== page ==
I think, though, that some systems can be more demanding on the players than others, and challenging in that sense. To give examples: Prince Valiant and MHRP tend to be relatively light-hearted in the situations they throw up; whereas Burning Wheel (and I suspect Apocalypse World) can be much "heavier"/"deeper" (I'm not sure what the right word is).
Both are fun, but the latter is more likely to leave a participant feeling drained than is the former.
I think some games can, but I don't know if that's a product of the system or the people. My Apocalypse World and Burning Wheel, FATE, Dogs... they all tend to the gritty and streetwise. It's why I want to run The Veil - cyberpunk is a natural genre for my style, and Gibson one of my favourite authors.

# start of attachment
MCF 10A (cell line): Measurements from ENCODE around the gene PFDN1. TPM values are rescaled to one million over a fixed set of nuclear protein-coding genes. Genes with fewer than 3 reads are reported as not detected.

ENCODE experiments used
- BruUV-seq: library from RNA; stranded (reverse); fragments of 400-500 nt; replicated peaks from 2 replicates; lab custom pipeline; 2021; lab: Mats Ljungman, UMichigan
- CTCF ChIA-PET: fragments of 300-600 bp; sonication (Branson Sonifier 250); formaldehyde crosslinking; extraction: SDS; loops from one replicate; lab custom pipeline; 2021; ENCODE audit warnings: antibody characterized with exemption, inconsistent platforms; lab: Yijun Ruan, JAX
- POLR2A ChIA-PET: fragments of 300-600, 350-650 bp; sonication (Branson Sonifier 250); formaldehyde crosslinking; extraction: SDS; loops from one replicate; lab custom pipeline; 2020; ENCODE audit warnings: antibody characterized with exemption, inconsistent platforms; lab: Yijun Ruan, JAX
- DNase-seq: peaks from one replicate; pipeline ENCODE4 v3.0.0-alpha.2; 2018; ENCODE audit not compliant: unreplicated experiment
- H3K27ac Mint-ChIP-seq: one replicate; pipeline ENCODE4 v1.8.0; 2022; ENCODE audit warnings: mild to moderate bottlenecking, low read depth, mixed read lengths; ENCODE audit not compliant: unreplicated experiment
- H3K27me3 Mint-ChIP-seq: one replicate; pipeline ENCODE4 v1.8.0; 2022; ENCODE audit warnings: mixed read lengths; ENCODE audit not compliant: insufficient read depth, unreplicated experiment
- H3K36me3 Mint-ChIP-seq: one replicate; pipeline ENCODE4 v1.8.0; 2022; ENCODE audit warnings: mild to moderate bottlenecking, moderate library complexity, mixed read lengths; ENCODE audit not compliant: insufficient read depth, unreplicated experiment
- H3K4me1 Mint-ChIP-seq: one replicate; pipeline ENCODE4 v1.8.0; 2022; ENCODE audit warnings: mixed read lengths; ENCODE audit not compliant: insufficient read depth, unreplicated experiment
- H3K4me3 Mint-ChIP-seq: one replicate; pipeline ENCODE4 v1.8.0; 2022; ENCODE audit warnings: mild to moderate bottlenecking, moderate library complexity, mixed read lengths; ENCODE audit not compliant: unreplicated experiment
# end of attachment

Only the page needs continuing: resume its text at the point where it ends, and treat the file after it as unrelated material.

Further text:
So my Prince Valiant might be a shade or two darker than yours, your Apocalypse World lighter than mine. I may push a character real hard at points where you'd ease off, and vice versa. But these are aesthetic choices.
Within that spectrum I maintain that it is important for players to feel relaxed, entertained, at ease. A creative experience can be a draining one, but it can just as easily be euphoric or invigorating.
Personally, I think these emotional responses are more about the authenticity brought by the players than anything system-specific. [MENTION=16586]Campbell[/MENTION] often talks about this quality of play, the integrity of the characterisation. I tend to assume it, but he's right to highlight the importance of it in character-driven play, which is where the challenge to character concept that you asked about is really located.